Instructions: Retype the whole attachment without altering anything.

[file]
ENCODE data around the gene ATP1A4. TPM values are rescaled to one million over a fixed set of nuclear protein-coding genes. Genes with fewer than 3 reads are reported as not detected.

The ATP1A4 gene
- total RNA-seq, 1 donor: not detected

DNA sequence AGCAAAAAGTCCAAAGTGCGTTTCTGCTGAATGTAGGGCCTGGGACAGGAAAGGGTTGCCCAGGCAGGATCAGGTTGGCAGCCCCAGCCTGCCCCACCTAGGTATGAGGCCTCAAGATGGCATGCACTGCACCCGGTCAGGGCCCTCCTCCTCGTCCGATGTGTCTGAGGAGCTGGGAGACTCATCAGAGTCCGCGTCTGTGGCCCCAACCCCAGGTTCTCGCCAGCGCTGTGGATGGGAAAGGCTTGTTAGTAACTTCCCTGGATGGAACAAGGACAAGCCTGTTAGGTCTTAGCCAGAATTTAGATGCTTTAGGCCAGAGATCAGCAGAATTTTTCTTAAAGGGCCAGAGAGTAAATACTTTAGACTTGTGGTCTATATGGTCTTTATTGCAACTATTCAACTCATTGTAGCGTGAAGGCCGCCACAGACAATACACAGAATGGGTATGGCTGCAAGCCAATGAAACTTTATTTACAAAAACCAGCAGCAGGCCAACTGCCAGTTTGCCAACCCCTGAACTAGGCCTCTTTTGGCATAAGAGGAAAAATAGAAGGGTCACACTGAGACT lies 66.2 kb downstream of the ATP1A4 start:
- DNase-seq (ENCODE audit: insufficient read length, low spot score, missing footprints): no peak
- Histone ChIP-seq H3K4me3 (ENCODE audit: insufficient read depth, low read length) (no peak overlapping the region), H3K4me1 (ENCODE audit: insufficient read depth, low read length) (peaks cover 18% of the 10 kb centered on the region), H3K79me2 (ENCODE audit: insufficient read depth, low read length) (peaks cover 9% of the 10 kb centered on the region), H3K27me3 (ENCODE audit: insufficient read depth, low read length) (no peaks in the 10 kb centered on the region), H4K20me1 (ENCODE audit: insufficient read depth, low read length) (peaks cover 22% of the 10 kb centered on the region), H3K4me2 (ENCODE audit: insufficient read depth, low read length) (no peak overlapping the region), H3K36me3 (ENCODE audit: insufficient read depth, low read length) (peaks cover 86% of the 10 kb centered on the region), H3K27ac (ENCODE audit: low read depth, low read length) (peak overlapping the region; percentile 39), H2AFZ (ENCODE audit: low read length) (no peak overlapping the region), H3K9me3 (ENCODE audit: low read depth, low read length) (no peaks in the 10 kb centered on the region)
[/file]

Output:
ENCODE data around the gene ATP1A4. TPM values are rescaled to one million over a fixed set of nuclear protein-coding genes. Genes with fewer than 3 reads are reported as not detected.

The ATP1A4 gene
- total RNA-seq, 1 donor: not detected

DNA sequence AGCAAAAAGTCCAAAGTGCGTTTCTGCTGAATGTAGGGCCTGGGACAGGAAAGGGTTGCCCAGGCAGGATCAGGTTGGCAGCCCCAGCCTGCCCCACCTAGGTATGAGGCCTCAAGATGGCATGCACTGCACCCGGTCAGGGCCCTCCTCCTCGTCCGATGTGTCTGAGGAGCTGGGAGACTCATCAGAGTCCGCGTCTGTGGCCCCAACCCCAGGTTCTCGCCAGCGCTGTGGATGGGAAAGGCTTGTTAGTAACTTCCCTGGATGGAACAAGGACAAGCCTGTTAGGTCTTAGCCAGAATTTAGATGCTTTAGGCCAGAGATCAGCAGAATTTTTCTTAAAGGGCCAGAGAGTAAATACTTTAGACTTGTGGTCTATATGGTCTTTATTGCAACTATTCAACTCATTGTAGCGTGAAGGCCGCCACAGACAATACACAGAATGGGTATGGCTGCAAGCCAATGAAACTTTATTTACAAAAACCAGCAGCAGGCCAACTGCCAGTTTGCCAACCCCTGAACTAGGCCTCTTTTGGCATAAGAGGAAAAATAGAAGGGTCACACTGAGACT lies 66.2 kb downstream of the ATP1A4 start:
- DNase-seq (ENCODE audit: insufficient read length, low spot score, missing footprints): no peak
- Histone ChIP-seq H3K4me3 (ENCODE audit: insufficient read depth, low read length) (no peak overlapping the region), H3K4me1 (ENCODE audit: insufficient read depth, low read length) (peaks cover 18% of the 10 kb centered on the region), H3K79me2 (ENCODE audit: insufficient read depth, low read length) (peaks cover 9% of the 10 kb centered on the region), H3K27me3 (ENCODE audit: insufficient read depth, low read length) (no peaks in the 10 kb centered on the region), H4K20me1 (ENCODE audit: insufficient read depth, low read length) (peaks cover 22% of the 10 kb centered on the region), H3K4me2 (ENCODE audit: insufficient read depth, low read length) (no peak overlapping the region), H3K36me3 (ENCODE audit: insufficient read depth, low read length) (peaks cover 86% of the 10 kb centered on the region), H3K27ac (ENCODE audit: low read depth, low read length) (peak overlapping the region; percentile 39), H2AFZ (ENCODE audit: low read length) (no peak overlapping the region), H3K9me3 (ENCODE audit: low read depth, low read length) (no peaks in the 10 kb centered on the region)